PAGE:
The Supreme Court recently ruled that sex discrimination, as outlined in Title VII of the Civil Rights Act, also prohibits discrimination based on sexual orientation and gender identity. While 21 states already had their own laws that aligned with protecting LGBTQ+ workers prior to this ruling, your company may need to make some adjustments to prevent a lawsuit.
Background on the Supreme Court case:
- Gerald Bostock, an employee of 10+ years who worked as a child welfare advocate for Clayton County, Georgia, began participating in a gay recreational softball league. After influential members of the community made disparaging comments about his sexual orientation, Mr. Bostock was fired for conduct “unbecoming” a county employee.
- Donald Zarda, a skydiving instructor who had worked several seasons at Altitude Express, was fired just days after trying to reassure a customer (she was strapped to him for a tandem dive) by saying he was “100% gay.”
- Aimee Stephens presented as a male when initially hired by R.G. & G.R. Funeral Homes. In her sixth year of employment, she had been diagnosed with gender dysphoria and informed her employer she planned to “live and work full-time as a woman.” She was fired shortly afterwards.
Since each employee had been fired shortly after revealing they were homosexual or transgender, they sued under Title VII of the Civil Rights Act, alleging sex discrimination. But prior to the Supreme Court’s recent ruling, there had been no clarification that sex discrimination, as outlined in Title VII, encompassed same-sex attraction, gender identity or transgender status.
In its written opinion, the Supreme Court said:
“An employer who fires an individual for being homosexual or transgender fires that person for traits or actions it would not have questioned in members of a different sex. Sex plays a necessary and undisguisable role in the decision, exactly what Title VII forbids… Those who adopted the Civil Rights Act might not have anticipated their work would lead to this particular result… But the limits of the drafters’ imagination supply no reason to ignore the law’s demands.”
How do employers avoid discriminating based on sexual orientation and gender identity ruling?
As with any other form of discrimination protected by Title VII of the Civil Rights Act, be sure all employment actions are job-related. Employees cannot be treated differently or harassed based on race, color, religion, sex (including gender identity, sexual orientation, and pregnancy), national origin, age, disability, or genetic information. They are also protected from retaliation for claiming discrimination, complaining about discrimination, requesting accommodations, and participating in an EEO investigation.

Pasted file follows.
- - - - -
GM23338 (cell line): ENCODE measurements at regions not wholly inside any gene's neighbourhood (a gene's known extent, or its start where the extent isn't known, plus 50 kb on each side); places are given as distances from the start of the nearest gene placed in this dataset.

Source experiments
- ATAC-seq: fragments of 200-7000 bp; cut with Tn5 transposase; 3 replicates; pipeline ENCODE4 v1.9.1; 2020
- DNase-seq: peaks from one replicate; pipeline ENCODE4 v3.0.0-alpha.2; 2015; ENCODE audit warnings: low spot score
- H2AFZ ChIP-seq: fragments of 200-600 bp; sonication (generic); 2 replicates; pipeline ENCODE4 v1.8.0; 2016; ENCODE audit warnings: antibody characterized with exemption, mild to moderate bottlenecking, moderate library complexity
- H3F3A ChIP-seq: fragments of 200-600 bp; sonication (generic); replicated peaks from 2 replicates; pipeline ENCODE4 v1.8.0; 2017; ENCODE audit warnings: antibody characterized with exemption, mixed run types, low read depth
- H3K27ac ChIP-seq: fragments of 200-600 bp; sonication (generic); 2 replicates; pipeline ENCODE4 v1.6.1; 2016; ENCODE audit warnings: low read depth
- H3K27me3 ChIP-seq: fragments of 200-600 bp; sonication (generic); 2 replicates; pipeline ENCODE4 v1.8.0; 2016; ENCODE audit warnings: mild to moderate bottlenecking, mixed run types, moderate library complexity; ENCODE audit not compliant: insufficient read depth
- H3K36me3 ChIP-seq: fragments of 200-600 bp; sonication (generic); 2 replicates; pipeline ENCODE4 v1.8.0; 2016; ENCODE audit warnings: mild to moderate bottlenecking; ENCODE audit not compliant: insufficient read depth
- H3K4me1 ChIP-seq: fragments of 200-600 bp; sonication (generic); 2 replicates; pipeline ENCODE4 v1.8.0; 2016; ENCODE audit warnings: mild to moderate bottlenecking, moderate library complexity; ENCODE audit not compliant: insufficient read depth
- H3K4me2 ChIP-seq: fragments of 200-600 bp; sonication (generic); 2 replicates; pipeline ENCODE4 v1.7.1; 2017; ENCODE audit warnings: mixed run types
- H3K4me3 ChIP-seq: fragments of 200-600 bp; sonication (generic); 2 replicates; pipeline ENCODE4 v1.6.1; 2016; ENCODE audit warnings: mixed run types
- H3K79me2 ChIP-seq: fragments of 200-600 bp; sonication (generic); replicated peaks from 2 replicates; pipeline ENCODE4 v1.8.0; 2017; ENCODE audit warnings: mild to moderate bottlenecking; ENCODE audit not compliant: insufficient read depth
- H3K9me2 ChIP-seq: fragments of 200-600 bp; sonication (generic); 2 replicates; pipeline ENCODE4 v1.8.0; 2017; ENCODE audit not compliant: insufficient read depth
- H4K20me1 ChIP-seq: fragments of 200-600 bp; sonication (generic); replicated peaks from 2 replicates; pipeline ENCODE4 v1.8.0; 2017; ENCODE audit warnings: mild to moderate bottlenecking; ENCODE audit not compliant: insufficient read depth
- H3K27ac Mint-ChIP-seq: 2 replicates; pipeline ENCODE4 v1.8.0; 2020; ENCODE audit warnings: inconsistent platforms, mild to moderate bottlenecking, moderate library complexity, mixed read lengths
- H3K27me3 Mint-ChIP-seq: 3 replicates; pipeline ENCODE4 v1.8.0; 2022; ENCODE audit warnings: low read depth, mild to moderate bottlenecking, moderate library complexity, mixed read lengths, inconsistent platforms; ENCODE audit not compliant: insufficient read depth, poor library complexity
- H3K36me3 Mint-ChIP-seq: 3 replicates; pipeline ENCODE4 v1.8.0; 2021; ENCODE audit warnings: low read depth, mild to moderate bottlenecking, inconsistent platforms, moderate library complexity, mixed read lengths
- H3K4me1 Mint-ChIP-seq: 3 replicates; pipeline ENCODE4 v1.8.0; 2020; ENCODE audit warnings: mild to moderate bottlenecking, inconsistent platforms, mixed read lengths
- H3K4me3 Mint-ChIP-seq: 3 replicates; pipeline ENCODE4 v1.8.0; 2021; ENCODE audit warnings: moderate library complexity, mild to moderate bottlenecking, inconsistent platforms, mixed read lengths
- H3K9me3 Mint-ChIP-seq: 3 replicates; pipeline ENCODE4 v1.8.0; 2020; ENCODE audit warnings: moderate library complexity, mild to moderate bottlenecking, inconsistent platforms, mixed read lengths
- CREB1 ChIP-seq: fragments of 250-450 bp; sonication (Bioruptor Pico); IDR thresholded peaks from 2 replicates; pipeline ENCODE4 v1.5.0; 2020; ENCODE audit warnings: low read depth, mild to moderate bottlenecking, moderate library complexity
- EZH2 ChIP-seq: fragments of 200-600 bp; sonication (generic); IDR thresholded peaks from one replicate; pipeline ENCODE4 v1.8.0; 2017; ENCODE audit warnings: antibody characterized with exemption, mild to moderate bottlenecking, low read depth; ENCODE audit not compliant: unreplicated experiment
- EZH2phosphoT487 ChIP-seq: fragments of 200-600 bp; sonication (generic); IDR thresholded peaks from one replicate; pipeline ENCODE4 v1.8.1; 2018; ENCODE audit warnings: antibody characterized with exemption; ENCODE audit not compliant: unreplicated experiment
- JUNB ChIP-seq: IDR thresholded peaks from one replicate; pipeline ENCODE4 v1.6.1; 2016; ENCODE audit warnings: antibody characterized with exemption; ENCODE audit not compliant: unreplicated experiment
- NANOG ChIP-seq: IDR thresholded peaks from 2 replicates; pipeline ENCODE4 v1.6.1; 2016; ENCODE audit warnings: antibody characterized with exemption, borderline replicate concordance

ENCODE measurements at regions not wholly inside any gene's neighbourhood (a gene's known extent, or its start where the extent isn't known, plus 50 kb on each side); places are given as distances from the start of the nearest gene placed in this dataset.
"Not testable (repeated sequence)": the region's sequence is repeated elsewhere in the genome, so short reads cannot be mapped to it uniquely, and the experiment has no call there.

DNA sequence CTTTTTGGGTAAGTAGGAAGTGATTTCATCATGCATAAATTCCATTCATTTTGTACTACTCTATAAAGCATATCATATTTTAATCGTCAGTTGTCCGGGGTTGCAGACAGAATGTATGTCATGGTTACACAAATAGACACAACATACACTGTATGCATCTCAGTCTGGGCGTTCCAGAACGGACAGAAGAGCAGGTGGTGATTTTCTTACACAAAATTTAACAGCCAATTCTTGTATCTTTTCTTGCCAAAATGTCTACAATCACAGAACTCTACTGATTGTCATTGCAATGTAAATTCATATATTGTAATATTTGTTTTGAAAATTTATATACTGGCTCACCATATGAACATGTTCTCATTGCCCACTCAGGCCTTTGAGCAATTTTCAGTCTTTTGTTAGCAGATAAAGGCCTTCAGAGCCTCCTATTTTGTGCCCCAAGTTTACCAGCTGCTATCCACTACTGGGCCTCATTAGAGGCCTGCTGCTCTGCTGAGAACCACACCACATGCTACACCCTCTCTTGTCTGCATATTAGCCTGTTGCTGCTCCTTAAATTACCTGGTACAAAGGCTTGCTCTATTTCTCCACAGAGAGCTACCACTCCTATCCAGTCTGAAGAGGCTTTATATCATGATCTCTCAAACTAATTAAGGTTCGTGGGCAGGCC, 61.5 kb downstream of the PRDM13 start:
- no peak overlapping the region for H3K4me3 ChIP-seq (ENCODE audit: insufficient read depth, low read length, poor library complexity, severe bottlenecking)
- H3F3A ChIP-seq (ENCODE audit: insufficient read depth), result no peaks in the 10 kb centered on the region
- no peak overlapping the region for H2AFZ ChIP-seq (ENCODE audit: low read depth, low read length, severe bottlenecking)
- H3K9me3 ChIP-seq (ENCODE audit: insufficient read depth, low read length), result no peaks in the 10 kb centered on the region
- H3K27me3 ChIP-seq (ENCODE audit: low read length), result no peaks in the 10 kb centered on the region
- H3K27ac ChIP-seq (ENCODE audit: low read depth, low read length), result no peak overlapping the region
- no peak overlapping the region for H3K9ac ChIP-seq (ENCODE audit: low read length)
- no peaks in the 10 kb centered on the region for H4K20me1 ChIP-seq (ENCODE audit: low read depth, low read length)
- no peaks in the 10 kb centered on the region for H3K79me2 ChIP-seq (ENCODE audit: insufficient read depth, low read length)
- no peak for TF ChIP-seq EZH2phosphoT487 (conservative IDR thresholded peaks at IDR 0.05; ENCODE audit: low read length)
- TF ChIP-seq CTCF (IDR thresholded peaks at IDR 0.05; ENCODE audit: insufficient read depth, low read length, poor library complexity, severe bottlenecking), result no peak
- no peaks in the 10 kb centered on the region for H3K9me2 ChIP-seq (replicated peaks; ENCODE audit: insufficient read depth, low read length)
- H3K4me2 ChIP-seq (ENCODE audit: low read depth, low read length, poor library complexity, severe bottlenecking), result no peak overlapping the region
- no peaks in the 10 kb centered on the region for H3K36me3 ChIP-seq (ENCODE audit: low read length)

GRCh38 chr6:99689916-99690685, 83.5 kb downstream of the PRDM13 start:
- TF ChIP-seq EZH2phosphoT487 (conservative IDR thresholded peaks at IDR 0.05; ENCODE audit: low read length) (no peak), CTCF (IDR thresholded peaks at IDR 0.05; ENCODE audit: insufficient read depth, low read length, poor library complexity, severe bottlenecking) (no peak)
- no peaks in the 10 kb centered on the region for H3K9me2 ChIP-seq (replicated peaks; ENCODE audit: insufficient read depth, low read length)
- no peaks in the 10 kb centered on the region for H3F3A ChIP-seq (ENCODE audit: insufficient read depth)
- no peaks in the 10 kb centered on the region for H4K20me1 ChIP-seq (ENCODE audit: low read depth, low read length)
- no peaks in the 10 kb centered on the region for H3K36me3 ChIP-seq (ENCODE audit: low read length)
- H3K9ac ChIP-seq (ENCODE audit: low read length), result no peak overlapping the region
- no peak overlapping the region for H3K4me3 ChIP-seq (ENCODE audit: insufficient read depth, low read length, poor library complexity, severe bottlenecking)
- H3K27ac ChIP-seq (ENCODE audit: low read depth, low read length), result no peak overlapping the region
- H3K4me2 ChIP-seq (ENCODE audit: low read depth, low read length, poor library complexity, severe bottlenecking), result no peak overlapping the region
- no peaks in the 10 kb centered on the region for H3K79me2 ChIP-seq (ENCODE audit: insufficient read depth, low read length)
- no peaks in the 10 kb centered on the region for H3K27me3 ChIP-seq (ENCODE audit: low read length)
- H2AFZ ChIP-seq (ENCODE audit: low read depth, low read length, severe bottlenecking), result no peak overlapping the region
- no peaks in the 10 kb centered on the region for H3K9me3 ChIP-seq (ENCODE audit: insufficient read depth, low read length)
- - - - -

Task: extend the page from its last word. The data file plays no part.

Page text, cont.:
What if a transgender worker is disrupting the workplace by bringing too much attention to what they wear?
While this is a sensitive issue, you need to ask yourself, “If this person weren’t transgender, would I be having the same conversation?” If not, you may be treading on a sex discrimination claim.
If a coworker is the one who filed the complaint, you may want to explore ways to help the complainer regain focus on their work rather than the complaint itself. You might also consider training staff members on diversity, inclusivity and anti-harassment/anti-discrimination practices.
If you haven’t reviewed your employee handbook for a while, this may be a good time to ensure your dress code and other policies are clear, consistent, free from discrimination, and have no room for misinterpretation.
How do you address the bathroom issue at work with transgender workers?
This is another delicate issue. In most successful cases, employers have dealt with this issue on a case-by-case basis to find a compromised solution where everyone is comfortable. Our answer: do the same. Develop a compromised solution to avoid any acts of discrimination and to ensure all employees feel comfortable at work. Some ideas may include single-occupancy gender-neutral (unisex) facilities and/or use of multiple-occupant, gender-neutral restroom facilities with lockable single occupant stalls.
Am I allowed to reject a candidate who is homosexual, gender non-conforming or transgender because of my religious preferences protected by the 1st Amendment?
While religious organizations are allowed under Executive Order 11246 to make employment decisions on the basis of religion, they are not allowed to make employment decisions otherwise protected (race, color, sex, gender identity, sexual orientation, pregnancy, national origin, age, disability, genetic information, or protected veteran). If your company isn’t a religious organization, it’s unlawful to make any employment decision on any of the above-mentioned protected classes, including religion – regardless of your religious preferences.
For more questions and tips on how to handle your specific situation, please contact our HR experts at HR@stratus.hr.
Per the U.S. Supreme Court, sex discrimination includes sexual orientation and gender identity.